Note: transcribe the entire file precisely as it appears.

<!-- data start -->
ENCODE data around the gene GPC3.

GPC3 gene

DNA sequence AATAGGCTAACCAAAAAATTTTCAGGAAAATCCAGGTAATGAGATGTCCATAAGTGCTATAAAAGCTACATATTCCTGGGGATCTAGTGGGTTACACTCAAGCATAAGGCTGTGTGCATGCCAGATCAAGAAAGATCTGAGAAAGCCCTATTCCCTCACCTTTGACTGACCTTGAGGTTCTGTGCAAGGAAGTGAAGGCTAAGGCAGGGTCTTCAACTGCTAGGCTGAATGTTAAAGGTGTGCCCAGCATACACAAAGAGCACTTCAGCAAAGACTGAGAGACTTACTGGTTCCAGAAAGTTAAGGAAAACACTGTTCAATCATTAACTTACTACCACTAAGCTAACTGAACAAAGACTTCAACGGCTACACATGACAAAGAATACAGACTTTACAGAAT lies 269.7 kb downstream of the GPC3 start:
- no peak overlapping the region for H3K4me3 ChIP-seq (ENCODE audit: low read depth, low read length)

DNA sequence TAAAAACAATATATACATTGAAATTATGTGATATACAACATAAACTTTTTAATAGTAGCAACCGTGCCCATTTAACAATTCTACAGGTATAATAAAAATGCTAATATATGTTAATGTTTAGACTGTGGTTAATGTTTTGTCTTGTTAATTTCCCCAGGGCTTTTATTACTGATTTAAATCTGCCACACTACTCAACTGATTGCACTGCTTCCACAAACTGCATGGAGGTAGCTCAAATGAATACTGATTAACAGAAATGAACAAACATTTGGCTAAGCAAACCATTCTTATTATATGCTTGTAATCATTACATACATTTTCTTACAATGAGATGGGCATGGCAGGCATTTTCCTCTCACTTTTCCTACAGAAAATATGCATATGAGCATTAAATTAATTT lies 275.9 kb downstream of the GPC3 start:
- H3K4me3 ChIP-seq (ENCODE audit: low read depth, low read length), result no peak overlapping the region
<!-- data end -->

ENCODE data around the gene GPC3.

GPC3 gene

DNA sequence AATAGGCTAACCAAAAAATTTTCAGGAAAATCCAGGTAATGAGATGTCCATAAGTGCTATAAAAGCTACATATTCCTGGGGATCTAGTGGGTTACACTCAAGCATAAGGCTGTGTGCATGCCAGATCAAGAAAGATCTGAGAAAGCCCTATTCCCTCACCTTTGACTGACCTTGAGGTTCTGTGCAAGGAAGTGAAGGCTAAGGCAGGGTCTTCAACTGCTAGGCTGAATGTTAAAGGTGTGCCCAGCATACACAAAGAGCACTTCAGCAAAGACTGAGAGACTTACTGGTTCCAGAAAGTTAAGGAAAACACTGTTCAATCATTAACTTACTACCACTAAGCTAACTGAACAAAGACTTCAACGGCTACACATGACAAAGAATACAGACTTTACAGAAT lies 269.7 kb downstream of the GPC3 start:
- no peak overlapping the region for H3K4me3 ChIP-seq (ENCODE audit: low read depth, low read length)

DNA sequence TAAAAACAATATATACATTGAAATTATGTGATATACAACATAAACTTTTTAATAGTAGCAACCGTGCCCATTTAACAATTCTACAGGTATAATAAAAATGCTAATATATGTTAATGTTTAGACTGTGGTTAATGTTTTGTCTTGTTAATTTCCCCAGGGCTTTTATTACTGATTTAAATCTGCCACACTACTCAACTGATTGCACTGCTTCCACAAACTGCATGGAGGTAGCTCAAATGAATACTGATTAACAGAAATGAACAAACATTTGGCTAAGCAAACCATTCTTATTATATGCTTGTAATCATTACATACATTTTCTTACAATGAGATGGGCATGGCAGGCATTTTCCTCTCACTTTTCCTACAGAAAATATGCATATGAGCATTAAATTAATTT lies 275.9 kb downstream of the GPC3 start:
- H3K4me3 ChIP-seq (ENCODE audit: low read depth, low read length), result no peak overlapping the region